REVIEW: ‘F*cking Men’ at Waterloo East Theatre

Brian Butler April 24, 2024

Joe DiPietro’s F*cking Men ends with an ensemble line: “you’ll meet someone else,” and that’s the theme of this electrifying 90 mins of erotic, thoughtful, challenging theatre.

It’s a modern version of the classic 19th century play La Ronde. Four actors play 10 gay men and each scene involves two of the characters. As the original title suggests, this is a circular storyline and we end where we began, more or less.

As each scene is a micro drama, the attraction is guessing who will be with who next and what will happen. We’re never disappointed.

First off is straight-ish marine Steve (Jason Eddy), who has his first queer encounter with buff street sex worker John (Rory Connolly). It’s a tense opener. With violence, shame and regret, but we kinda know the marine will be back.

Scene two is some while later and the marine gets off with an almost silent guy in the gym sauna. Marco (Joe Bishop) is a tutor who confides that he can only now have sex with his boyfriend by imagining the partner is someone else.

Moving on we see Marco trying to give a spoilt little rich boy Kyle, (Rory Connolly again), a lesson of some kind. Bishop is great as the tight-lipped, tight-arsed teacher who fears Kyle may be under 18. “ Wanna see my passport?” Asks Kyle, – “ well, yes, if it’s handy,” Marco replies.

Turns out Marco and boyfriend fool around but don’t talk about it. And so the sexual merry go round continues, and the question we get is: “are we meant to have sex with the same person all our life, over and over?”

David Michaels doubles as a rich financier and a top-rated TV interviewer. Rory Connolly returns as a super confident porn star, and Joe Bishop is a delightfully camp but ultimately badly treated playwright who tries to publicly shame Jason Eddy’s new role as an English Oscar-nominated and closeted film star.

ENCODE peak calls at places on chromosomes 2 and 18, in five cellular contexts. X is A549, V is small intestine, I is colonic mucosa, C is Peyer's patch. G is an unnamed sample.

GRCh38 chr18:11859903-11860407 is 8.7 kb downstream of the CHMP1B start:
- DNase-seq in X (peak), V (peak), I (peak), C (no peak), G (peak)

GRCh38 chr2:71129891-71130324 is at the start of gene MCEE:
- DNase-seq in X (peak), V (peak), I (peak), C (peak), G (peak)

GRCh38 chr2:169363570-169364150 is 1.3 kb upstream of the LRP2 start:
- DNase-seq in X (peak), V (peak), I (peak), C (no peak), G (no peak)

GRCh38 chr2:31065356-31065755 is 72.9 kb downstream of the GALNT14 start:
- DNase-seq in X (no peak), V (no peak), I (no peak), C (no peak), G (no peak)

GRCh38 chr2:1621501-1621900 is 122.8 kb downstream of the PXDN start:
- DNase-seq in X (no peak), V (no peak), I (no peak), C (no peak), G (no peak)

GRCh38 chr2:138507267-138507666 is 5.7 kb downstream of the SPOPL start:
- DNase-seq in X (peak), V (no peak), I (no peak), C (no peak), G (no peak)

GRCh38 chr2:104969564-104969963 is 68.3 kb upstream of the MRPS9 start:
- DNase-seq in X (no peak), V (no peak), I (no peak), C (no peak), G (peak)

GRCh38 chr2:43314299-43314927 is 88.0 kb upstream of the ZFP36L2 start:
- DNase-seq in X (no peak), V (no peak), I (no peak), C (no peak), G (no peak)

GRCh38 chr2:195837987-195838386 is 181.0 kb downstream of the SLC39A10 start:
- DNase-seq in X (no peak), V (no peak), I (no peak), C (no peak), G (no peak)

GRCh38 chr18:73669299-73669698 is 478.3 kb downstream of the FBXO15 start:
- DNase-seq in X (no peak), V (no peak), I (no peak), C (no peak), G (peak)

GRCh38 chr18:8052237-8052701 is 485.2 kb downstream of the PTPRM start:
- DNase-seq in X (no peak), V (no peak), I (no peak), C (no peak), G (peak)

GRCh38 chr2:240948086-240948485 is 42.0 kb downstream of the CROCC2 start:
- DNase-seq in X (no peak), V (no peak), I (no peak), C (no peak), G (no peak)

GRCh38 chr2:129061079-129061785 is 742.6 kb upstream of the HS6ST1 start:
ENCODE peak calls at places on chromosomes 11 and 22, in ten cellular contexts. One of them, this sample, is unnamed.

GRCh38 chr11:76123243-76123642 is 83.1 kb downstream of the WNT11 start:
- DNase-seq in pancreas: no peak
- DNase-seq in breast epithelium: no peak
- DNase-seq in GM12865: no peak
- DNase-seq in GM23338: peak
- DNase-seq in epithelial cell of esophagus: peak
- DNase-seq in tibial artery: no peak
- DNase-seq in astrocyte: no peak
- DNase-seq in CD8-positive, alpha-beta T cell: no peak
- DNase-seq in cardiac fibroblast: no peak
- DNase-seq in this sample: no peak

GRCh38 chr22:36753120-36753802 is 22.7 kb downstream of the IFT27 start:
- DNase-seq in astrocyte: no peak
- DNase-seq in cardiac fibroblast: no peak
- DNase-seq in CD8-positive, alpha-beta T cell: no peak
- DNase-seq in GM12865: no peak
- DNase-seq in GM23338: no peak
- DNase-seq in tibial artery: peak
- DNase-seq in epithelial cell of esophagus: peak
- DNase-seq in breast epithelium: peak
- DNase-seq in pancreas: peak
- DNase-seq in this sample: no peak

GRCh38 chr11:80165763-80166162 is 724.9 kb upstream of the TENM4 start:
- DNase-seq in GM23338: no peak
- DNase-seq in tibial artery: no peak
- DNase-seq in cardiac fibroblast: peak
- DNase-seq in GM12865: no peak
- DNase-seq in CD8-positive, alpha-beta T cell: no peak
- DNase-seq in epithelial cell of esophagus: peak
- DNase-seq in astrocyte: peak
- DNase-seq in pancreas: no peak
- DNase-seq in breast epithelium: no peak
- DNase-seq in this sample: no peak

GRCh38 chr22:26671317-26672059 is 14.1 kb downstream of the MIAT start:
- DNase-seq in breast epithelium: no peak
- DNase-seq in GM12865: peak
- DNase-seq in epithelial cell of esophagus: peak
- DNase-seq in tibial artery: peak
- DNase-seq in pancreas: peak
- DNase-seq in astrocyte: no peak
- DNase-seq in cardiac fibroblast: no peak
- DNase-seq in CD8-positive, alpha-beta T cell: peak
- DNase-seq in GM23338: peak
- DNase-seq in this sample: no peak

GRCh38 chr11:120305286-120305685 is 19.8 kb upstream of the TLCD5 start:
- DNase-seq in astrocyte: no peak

I may even have got some of that wrong as the play proceeds at a dizzying pace! 

All four actors brilliantly delineate the different characters by costume, voice and physicality – not a single weak link here. 

It’s a morality play about lies, deceit, monogamy, love and romance, and its heart-rending final scene will make you cry with its honesty, truth and happiness. 

Steven Kunis directs with tautness, good taste and a good deal of wry humour, and Cara Evans’ set is a clever joy to behold – six perspex panels that double as swinging doors to bedroom, sauna, apartment, and a circular bed where all the erotic action takes place. 

There is nudity galore and lots of simulated sex, but it never seems gratuitous.

It’s five-stars entertainment. Catch it if you can. It plays at Waterloo East Theatre until 26 May. Tickets HERE